Culbreath: No surprise Toledo tops for minor league sportsWritten by Matt 'Shaggy' Culbreath | | email@example.com
Every other month, another publication puts Toledo on a list. And it’s usually not good. Off the top of my head, Toledo has been named one of the worst cities in the country for dating, health, misery and mobile phone coverage (something something hear me now joke I’m not going to stoop that low).
So when someone puts us on a Top 10 list rather than a Bottom 10, we all tend to stand up and take notice. But we’re never surprised at what’s being acknowledged — just surprised that it’s taken people that long to notice.
That was my reaction when Sports Business Journal (SBJ) ranked Toledo as the top minor league sports market in the country. “Of course we are! Two of the greatest minor league teams in the world are here! Just… don’t look at the records or anything.”
But wins and losses had nothing to do with it. In fact, the most important metric you can measure a team by is it’s fan support, and the Hens and Walleye have that by the truckload.
SBJ looked at three categories when compiling these rankings: how long a team has been around, attendance and fan support in relation to the economics of the region. Bonuses were awarded for new facilities in the last five years, penalties levied for teams that left.
With that in mind, is there any doubt why Toledo ranks at the top of this chart? A legacy team in the Mud Hens, a fresh-looking team on the ice and two state-of-the-art barns for them both. Fifteen years ago, you had to go out of the city to see the Hens play, and it was five years ago you had to cross the river to see hockey in a building they nicknamed the Sports Aroma for a reason. That’s a hell of a turnaround for less than two decades.
But forget the history of the Hens, or the two amazing facilities these teams play in. The lifeblood of these teams comes straight from the fanbase. That’s you. You guys fill out those seats each and every year. Win or lose, it doesn’t matter. (No, really, it wasn’t included in the study. Turns out that the team record doesn’t mean squat in terms of attendance, so the SBJ threw it out.)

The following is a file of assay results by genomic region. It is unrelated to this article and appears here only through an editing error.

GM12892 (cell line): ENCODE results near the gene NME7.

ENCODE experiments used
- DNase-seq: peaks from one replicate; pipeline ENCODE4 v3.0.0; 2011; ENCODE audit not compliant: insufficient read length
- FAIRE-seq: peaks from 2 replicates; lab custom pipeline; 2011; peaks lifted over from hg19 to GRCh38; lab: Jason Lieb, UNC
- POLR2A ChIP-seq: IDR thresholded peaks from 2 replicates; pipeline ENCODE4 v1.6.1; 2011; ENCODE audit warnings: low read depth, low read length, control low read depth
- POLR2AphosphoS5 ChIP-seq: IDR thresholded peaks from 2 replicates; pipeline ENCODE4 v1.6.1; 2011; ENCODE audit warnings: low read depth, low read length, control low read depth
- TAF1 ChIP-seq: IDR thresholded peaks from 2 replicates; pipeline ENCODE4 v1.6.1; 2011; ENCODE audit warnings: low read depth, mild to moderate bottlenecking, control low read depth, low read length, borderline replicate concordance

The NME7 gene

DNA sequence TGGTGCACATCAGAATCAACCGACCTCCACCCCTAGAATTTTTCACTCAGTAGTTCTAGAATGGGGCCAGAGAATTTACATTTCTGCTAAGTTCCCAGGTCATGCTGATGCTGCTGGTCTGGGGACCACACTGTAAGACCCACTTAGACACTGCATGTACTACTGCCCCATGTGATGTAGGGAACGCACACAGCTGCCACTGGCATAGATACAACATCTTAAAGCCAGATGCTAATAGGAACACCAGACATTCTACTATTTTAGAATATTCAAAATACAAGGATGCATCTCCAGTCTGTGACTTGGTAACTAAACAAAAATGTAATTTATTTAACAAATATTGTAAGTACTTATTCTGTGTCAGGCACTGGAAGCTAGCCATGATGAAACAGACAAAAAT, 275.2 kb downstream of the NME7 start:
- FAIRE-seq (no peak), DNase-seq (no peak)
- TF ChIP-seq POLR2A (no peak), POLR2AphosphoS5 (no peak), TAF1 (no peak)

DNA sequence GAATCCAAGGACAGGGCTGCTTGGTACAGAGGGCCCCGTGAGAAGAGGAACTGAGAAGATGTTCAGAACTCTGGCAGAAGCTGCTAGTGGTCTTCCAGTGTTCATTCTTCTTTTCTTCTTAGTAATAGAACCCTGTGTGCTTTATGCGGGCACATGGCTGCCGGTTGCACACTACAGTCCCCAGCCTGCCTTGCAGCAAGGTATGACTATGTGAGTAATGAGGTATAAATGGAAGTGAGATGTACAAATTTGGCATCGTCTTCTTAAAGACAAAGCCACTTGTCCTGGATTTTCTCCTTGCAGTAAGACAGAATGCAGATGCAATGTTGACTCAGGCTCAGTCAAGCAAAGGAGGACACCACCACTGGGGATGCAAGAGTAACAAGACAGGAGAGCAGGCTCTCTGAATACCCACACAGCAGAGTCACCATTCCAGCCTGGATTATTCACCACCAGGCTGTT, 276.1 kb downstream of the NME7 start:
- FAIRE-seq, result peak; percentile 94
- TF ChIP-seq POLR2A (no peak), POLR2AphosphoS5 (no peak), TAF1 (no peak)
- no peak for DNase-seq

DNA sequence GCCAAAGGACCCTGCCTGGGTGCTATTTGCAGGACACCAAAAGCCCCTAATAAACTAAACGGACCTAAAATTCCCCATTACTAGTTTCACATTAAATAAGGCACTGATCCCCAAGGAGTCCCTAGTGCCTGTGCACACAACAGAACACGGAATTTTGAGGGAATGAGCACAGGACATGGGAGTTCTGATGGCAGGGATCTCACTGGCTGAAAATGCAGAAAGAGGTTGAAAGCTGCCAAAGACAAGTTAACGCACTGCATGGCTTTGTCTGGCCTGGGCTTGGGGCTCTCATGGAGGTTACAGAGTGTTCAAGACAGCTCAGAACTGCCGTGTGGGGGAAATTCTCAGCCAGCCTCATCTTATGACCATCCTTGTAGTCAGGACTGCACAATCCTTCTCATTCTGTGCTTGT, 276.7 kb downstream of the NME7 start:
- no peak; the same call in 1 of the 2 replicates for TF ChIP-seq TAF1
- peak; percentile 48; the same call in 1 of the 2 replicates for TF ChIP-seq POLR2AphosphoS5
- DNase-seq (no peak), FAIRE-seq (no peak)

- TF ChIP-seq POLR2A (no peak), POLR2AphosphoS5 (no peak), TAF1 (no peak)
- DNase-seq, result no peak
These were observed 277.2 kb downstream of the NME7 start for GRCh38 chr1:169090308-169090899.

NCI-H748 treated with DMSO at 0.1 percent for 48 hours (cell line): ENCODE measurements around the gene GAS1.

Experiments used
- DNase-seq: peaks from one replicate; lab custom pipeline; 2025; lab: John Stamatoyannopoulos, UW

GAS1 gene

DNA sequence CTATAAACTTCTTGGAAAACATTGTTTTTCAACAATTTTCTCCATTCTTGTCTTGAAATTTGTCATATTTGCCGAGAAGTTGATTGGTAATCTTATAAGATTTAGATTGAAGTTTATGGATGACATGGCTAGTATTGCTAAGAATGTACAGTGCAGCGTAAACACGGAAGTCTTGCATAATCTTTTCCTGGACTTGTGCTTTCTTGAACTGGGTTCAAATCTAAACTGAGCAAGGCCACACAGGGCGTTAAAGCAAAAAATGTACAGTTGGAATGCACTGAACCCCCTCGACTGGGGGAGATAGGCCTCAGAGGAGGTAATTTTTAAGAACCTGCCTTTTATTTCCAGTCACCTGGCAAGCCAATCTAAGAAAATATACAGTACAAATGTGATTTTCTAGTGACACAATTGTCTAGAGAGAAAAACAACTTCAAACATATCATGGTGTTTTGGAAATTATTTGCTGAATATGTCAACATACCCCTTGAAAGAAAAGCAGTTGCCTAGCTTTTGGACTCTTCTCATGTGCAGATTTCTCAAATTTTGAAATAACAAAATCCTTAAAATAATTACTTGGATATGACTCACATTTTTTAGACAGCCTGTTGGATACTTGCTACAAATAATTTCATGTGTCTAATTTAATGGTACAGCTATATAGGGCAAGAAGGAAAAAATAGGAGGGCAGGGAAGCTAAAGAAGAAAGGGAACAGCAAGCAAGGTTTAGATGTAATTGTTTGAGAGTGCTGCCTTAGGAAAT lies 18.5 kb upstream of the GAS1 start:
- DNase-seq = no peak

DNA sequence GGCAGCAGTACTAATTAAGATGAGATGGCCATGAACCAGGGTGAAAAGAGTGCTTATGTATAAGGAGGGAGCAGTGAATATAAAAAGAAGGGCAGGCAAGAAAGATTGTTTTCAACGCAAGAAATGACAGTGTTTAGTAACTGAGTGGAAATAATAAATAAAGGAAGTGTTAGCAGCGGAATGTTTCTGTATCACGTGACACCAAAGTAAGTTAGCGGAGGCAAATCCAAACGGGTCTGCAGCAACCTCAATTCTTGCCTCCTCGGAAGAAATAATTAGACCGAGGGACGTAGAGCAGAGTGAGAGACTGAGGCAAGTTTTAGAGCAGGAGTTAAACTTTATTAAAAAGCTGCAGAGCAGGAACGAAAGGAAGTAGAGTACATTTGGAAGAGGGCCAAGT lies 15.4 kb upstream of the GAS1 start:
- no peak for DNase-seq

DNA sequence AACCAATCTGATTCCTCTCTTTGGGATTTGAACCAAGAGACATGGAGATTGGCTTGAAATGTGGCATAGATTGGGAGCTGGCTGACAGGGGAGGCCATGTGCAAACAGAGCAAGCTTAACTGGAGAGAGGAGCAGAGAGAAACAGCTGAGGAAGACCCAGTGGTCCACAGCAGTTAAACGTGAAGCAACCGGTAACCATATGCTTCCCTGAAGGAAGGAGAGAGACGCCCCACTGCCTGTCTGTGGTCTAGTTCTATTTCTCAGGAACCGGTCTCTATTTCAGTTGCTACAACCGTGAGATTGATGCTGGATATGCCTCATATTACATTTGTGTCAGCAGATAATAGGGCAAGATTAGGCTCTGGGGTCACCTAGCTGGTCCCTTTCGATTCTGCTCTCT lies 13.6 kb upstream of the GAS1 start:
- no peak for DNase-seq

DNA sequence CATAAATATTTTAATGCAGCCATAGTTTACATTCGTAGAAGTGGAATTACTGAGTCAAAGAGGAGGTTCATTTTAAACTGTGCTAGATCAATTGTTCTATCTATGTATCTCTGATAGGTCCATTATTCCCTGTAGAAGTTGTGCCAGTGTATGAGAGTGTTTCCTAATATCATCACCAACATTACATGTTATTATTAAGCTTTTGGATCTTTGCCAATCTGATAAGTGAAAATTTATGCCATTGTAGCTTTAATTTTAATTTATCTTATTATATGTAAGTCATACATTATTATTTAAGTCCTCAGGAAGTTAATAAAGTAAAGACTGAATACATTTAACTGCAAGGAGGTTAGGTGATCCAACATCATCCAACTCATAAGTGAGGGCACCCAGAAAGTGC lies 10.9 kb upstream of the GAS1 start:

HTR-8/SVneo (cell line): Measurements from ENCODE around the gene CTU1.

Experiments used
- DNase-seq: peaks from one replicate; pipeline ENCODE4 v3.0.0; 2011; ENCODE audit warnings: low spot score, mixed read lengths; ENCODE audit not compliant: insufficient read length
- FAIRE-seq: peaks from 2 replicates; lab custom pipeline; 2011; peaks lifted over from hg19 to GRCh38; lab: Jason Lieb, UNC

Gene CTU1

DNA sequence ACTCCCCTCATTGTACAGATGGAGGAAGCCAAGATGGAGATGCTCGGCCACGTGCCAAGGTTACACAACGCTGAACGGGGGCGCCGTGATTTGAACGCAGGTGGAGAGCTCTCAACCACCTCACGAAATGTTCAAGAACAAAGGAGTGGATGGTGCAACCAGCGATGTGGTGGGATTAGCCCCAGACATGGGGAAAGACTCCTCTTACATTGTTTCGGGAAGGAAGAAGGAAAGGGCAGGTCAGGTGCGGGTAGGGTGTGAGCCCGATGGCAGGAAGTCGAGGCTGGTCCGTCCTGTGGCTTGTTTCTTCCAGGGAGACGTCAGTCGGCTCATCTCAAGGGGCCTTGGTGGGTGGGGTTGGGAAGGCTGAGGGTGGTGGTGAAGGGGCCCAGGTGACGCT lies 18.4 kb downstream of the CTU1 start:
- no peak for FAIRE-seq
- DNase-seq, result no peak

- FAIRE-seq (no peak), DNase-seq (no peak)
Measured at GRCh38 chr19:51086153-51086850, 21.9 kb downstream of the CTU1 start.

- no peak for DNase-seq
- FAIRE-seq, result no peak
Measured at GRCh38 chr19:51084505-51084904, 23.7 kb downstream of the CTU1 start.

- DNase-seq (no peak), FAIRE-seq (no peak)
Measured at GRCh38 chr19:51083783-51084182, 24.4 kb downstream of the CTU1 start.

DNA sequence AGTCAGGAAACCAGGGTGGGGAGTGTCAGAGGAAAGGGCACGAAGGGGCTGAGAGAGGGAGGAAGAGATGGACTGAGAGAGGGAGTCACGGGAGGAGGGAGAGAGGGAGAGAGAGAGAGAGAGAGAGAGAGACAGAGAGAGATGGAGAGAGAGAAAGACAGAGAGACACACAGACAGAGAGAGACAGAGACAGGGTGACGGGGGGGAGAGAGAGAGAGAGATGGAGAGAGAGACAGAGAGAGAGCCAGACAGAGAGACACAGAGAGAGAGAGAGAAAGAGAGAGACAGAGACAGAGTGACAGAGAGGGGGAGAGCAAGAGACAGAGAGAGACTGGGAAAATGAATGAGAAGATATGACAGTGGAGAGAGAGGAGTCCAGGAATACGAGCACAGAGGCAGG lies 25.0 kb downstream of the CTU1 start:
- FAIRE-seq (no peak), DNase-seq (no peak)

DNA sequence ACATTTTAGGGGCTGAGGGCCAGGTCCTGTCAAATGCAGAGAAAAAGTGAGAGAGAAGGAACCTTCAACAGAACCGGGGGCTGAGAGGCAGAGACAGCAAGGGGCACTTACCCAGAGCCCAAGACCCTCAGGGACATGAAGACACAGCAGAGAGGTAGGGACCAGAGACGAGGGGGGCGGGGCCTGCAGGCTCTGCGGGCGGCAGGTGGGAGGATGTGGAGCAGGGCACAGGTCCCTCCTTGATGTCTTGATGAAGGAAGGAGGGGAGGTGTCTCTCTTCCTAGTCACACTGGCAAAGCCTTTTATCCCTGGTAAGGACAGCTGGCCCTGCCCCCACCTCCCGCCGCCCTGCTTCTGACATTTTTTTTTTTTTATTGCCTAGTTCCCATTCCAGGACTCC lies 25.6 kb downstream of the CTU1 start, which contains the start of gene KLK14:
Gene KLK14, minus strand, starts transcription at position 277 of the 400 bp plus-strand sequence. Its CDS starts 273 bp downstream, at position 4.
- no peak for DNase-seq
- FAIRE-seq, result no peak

A lot of credit there goes to the organization that runs both clubs. President/GM Joe Napoli and his team have built such goodwill with the community that 79 percent of the seats at both venues are filled every year. Fifth Third Field has averaged 87 percent since it opened in 2002. Corporate partners climb over each other to get involved, which includes the naming rights to each building and luxury suite leases. The Hens are so fiscally sound they’re projected to pay off the bonds to build the Field three years from now. That’s five years ahead of schedule.
Can’t go too much further without talking about merchandise. Boy, do you folks love your swag. The Mud Hens have shipped merch over the world ever since Klinger wore the gear, and they’ve been one of minor league baseball’s top selling teams for the last decade and a half, even with some awfully lean years on the field proper. The Walleye are catching on, too: while it took some time for families to warm up to ECHL hockey (even now, it can be a little… rough), the Fish have led the league in gear sales for the past two seasons. You know it’s going well when the Swamp Shop sells Toledo Mud Hens hockey jerseys. If you haven’t seen those, swing by the shop the next time you’re there. I want one, and I’m not above begging.
But it’s more than swag, and it’s more than the new buildings, and it’s more than new concession stands. The reason why SBJ can recognize Toledo as a top minor league market is because the teams have a special relationship with it’s fans. We know that when we go, we’re going to have a good time, win or lose. It means that when it comes to off-the-field issues, the Hens and Walleye have their games down to a T.
This honor doesn’t just recognize the teams. It also goes the community, who recognizes the hard work the teams do for us. That’s why we support them.
Matt ‘Shaggy’ Culbreath is sports director for 1370 WSPD.